This Wednesday evening in Atlanta, we've got word from Scott Miller of CBS Sports that the Braves have agreed to terms on a one-year deal with lefty four corners reserve Eric Hinske. Terms are as yet unreported, and the deal is pending a physical. Hinske can certainly help the Braves; he's a plus defender at first base and in both outfield corners, so his versatility will be a boost to a team that's got question marks at all three of those positions. He brings some modest sock from the left side as well.
That said, the signing concerns me quite a bit as well. We got a tweet from MLB.com's Mark Bowman earlier today: "Braves GM Frank Wren said he is just looking for one more small piece to fill his offensive needs. Basically needs a primary pinch hitter." Well, that's Hinske, and Hinske is decidedly NOT the piece de resistance that Wren still needs to complete his offensive rebuild. Hinske's .337 career wOBA makes for a solid bench player and occasional starter, but the offense still needs another cog. The combination of Hinske, Melky Cabrera, Matt Diaz and Jason Heyward between the two corner outfield spots simply does not impress me. I don't view any of those four as regular players at this point, and it's not as if you can combine all their virtues and make two starters. Even if Heyward bursts right out of the gate as a starting-caliber player (which is a mighty risky bet, to say the least), that still leaves left field as a weak spot, and the Braves' isn't a strong enough lineup up and down to compensate for said soft spot. Perhaps you could parlay Hinske's platoon virtues (.804 career OPS vs. RHP, compared to .666 vs. LHP) into a job share with Diaz, but a platoon on one corner and a rookie not even old enough to legally drink on the other corner? With no backup plan to speak of if somebody gets hurt or fails to produce? I don't like it.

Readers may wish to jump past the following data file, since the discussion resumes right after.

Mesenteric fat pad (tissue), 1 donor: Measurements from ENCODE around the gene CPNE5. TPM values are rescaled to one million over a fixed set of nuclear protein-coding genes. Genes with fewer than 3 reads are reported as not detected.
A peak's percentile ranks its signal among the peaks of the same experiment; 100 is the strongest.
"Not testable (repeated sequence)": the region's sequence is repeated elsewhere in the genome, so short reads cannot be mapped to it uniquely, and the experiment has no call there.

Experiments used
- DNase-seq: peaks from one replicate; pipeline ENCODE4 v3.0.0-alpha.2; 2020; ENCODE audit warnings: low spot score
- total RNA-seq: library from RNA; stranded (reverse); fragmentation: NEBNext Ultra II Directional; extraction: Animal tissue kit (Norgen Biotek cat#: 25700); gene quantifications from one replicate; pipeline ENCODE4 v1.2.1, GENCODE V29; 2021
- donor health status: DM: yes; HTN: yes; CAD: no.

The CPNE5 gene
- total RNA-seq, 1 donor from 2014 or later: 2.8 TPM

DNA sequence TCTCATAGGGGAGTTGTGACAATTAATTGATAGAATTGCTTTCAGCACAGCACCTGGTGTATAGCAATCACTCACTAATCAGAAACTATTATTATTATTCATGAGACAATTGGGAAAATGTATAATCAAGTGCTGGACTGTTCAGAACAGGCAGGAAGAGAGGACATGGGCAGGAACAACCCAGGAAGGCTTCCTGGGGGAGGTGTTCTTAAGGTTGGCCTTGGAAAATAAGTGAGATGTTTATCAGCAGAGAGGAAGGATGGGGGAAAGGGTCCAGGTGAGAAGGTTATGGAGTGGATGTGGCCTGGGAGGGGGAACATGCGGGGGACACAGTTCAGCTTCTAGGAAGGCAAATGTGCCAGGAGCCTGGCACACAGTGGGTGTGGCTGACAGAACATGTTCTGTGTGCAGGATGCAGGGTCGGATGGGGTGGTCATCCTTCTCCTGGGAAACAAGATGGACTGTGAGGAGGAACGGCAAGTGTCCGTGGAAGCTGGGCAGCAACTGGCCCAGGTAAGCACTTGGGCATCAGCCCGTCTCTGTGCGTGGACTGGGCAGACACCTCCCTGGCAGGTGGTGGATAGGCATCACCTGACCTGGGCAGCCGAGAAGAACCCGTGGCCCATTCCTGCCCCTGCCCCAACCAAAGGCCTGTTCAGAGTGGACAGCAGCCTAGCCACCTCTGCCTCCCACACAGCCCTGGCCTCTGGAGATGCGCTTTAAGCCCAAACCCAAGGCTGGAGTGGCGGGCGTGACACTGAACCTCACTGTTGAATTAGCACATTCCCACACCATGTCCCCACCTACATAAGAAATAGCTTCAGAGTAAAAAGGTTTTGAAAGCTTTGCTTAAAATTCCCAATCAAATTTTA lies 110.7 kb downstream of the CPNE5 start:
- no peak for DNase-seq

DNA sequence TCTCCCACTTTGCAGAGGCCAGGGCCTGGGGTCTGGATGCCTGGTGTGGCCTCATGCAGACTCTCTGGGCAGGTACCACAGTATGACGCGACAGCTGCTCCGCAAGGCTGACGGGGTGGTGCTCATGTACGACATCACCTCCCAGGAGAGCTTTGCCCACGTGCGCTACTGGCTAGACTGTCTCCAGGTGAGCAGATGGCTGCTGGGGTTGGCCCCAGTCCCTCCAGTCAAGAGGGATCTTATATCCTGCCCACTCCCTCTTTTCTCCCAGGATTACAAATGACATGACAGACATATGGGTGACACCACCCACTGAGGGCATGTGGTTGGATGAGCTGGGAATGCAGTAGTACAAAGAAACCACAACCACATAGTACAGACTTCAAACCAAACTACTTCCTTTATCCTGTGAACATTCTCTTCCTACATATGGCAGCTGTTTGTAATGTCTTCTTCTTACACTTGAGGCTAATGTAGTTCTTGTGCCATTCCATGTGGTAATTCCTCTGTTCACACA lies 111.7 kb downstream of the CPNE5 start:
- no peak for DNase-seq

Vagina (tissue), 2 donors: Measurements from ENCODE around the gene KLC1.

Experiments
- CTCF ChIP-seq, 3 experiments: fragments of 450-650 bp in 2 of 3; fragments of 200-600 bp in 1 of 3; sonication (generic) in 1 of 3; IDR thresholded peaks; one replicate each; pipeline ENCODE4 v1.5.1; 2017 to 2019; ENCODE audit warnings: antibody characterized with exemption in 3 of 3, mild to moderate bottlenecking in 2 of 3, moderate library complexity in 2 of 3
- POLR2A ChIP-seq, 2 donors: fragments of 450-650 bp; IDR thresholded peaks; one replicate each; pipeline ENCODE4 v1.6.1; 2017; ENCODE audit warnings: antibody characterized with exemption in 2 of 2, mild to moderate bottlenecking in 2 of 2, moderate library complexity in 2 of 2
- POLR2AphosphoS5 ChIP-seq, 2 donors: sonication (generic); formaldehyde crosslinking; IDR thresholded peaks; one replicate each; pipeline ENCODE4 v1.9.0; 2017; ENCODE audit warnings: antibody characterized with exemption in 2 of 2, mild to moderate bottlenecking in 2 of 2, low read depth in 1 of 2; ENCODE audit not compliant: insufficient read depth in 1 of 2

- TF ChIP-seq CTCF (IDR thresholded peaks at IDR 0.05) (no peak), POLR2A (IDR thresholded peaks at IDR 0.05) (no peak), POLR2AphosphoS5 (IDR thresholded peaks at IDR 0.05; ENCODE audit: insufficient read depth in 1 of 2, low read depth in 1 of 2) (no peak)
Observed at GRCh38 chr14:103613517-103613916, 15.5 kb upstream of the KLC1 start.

Something is odd with Wren's strategy, because he's got this obvious need for another hitter, and even if Hinske's deal is worth $3-4 million, payroll is still going to fall in the low-80s. Would there not be room for, say, Johnny Damon at perhaps $7 million, which would keep guaranteed payroll under $90 million, and under $95 million even if Takashi Saito and Troy Glaus reach all their incentives? Let's hope so, because as it stands right now, the Braves are going to have count on everything going just right if they want to keep pace with Roy Halladay's Phillies and Jason Bay's Mets, and even then it might not be enough.